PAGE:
If teenagers today need to locate something on Google Maps, no problem. If they need to locate something using a traditional map, they’re probably screwed.
Skills such as being able to read a map or start a fire were once considered essential for everyday life. Now, however, possession of these skills is increasingly rare.
A study conducted last year by Ordnance Survey—the national mapping agency for Great Britain—showed that the British believe the following 20 basic skills are now in serious danger of dying out among their people, and among most peoples in the developed world:
- Reading a map
- Using a compass
- Tie a specific knot
- Darn socks
- Looking something up in a book using an index rather than “Googling it”
- Correct letter writing technique
- Understanding pounds and ounces
- Knowing your spelling and grammar
- Converting pounds and ounces to grams and kilograms
- Starting a fire from scratch
- Understanding feet and inches
- Recall a friend or relative’s phone number from memory
- Recall a partner’s phone number from memory
- Identifying trees, insects and flowers
- Touch typing
- Baking bread from scratch
- Taking up trousers
- Wiring a plug
Granted, in the technological and consumerist culture of the developed world, knowledge of these skills has declined in large part because adults perceive that children can survive without them. But as Hilaire Belloc once said, people are blinded by their immediate past. There are no guarantees that the world as it is now is the world as it will be. Things can change, and many of these skills could once again become crucial.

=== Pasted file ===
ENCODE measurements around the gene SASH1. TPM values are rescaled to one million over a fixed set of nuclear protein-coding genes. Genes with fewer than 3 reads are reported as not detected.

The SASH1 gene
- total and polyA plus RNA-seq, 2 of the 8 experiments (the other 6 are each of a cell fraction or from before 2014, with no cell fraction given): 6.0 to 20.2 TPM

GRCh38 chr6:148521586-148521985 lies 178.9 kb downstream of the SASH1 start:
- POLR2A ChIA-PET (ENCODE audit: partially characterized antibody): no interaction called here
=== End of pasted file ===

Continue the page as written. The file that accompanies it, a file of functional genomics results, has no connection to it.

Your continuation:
In addition, many of these skills help people to retain a little humanity amidst technology. They connect us with both nature and the past, which is why, in part, some people still value them.
Should schools and parents make a better effort to prevent some of these skills from being relegated to the dustbin of history?
Dan is a former Senior Fellow at Intellectual Takeout. He received his B.A. in Philosophy and Catholic Studies from the University of St. Thomas (MN), and his M.A. and Ph.D. in Systematic Theology from Duquesne University in Pittsburgh, Pennsylvania. You can find his academic work at Academia.edu.